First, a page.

Honeywell Gets Mixed Results in Courts Over Retiree Health Cuts

Employee Benefits News examines legal developments that impact the employee benefits and executive compensation employers provide, including federal and state legislation, rules from federal...

By Carmen Castro-Pagan

Honeywell International Inc. can’t cut lifetime health-care benefits to retirees of a Greenville, Ohio, plant, a federal judge held Feb. 28 ( Fletcher v. Honeywell Int’l, Inc. , 2017 BL 62370, S.D. Ohio, No. 3:16-CV-00302, 2/28/17 ).

The retirees showed that Honeywell agreed to provide health benefits for life, Judge Walter H. Rice of the U.S. District Court for the Southern District of Ohio said. Collective bargaining agreement negotiations since at least 2000 and the company’s decision to continue providing health benefits to retirees after the CBA expired provided strong support for the court’s finding that Honeywell agreed to provide lifetime benefits, Rice said.

The decision is the latest setback for Honeywell in its efforts to reduce health-related expenses by eliminating lifetime coverage for retirees and their dependents. Honeywell’s 2015 plan to terminate retirees’ health benefits resulted in four lawsuits in federal courts in Connecticut, Michigan and Ohio. So far, two courts have ruled in favor of the retirees and one in favor of Honeywell. Another court gave a partial win to the company, holding that the cuts were allowed for some retirees.

Mixed Outcomes

In early February, a federal court in Connecticut barred Honeywell from terminating health benefits to retirees of a Hartford, Conn., plant who retired before the expiration of a CBA in 1997. However, the same court handed a victory to Honeywell when it ruled Feb. 28 that those who retired after the CBA expired weren’t entitled to lifetime health-care benefits.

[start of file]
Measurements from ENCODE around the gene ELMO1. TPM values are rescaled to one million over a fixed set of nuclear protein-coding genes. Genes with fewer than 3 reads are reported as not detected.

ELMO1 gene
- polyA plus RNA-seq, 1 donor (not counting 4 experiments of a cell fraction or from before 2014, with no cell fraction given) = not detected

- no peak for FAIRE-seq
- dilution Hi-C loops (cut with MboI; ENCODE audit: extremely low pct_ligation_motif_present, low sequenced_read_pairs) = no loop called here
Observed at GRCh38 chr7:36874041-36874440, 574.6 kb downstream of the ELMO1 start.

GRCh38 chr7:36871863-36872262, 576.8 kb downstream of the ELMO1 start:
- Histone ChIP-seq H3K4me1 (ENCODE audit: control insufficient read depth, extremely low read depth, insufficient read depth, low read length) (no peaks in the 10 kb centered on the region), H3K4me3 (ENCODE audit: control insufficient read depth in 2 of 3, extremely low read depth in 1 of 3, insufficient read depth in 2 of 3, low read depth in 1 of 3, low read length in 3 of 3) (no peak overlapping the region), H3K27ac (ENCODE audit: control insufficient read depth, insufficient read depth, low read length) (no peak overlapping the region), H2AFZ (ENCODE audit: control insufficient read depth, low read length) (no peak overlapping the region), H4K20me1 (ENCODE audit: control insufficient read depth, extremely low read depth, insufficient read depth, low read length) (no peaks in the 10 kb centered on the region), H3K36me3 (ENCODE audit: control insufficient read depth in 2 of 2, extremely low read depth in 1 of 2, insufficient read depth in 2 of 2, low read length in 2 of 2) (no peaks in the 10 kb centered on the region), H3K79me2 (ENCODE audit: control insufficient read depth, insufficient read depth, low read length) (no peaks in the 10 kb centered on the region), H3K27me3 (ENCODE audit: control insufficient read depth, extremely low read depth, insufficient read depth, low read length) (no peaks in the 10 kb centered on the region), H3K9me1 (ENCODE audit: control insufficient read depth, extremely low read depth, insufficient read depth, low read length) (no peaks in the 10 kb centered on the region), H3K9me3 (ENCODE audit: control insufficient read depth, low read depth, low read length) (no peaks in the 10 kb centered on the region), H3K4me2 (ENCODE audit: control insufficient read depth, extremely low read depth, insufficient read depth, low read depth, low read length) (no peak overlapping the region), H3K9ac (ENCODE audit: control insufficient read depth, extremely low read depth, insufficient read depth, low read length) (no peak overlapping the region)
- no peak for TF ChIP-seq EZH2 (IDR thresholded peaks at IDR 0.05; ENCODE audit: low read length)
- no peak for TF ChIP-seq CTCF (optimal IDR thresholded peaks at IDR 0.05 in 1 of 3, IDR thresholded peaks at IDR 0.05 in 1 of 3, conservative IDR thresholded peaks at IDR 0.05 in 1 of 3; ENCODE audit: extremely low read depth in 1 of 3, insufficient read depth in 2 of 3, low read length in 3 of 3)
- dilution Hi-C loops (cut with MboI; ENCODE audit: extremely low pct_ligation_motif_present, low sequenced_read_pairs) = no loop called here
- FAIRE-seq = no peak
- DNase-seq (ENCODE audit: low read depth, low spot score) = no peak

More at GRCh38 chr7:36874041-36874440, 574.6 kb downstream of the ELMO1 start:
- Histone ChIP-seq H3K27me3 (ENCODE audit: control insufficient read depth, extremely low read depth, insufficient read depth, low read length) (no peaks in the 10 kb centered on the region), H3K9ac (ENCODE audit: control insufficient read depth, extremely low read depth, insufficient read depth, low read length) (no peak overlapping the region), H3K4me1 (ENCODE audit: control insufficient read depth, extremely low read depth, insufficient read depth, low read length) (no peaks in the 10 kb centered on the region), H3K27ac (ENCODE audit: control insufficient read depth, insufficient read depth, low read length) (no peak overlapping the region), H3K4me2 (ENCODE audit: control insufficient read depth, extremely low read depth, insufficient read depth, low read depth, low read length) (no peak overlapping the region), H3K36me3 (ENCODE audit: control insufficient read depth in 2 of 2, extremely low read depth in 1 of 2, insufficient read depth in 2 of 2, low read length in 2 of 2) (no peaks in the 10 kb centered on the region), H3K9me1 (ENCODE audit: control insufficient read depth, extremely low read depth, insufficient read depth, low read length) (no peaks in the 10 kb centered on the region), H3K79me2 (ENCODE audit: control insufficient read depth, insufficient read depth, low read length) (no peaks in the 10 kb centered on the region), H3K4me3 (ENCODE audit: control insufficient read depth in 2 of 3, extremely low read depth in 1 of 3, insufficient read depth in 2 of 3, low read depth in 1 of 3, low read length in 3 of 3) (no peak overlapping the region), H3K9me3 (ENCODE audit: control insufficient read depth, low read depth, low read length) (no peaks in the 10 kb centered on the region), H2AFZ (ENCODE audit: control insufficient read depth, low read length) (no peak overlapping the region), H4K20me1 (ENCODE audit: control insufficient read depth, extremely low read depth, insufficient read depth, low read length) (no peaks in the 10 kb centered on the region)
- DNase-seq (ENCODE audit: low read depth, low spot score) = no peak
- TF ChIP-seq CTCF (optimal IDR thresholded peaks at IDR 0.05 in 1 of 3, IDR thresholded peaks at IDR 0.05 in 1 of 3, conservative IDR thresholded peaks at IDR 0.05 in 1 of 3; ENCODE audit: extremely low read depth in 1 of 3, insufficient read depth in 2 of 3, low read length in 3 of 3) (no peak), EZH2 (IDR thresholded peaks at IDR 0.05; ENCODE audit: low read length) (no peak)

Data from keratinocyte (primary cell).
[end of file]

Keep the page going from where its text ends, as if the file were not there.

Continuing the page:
A court in Michigan also ruled in favor of the retirees when it entered an order in December forcing Honeywell to continue health coverage for 32 Michigan retirees. Shortly after, a federal court in Ohio dismissed the retirees’ lawsuit against Honeywell, holding that the health cuts didn’t violate the retirees’ CBAs. Both decisions were appealed to the U.S. Court of Appeals for the Sixth Circuit.

In the latest ruling, Rice took into account Honeywell’s conduct after the final CBA expired in 2014. He noted that after a 2015 U.S. Supreme Court decision, Honeywell reassessed its position concerning its obligation to continue providing retiree health-care benefits.

Honeywell’s conduct in continuing to pay for health benefits after it was allegedly not contractually required to do so is an “objective manifestation of the parties’ earlier intent to vest” lifetime benefits to retirees, Rice said in ruling for the retirees.

Retirees who allegedly were promised lifetime health benefits have gone to court to challenge their companies’ efforts to terminate those benefits. Major companies, including BorgWarner Inc., Moen Inc., Weyerhauser Co. and Johnson Controls Inc., have been successful in getting courts to uphold those cuts. Similar challenges are pending against Kraft Heinz Food Co., CONSOL Energy Inc. and Raytheon Co.

Martens Ice Klass Legghio & Israel PC and William Wertheimer represented the retirees. Livingston Adler Pulda Meiklejohn & Kelly and Wertheimer represented the Connecticut retirees. Faruki Ireland & Cox and Kirkland & Ellis LLP represented Honeywell in Ohio. Morgan Lewis & Bockius LLP represented Honeywell in Connecticut.

To contact the reporter on this story: Carmen Castro-Pagan in Washington at

To contact the editor responsible for this story: Jo-el J. Meyer at

Copyright © 2017 The Bureau of National Affairs, Inc. All Rights Reserved.

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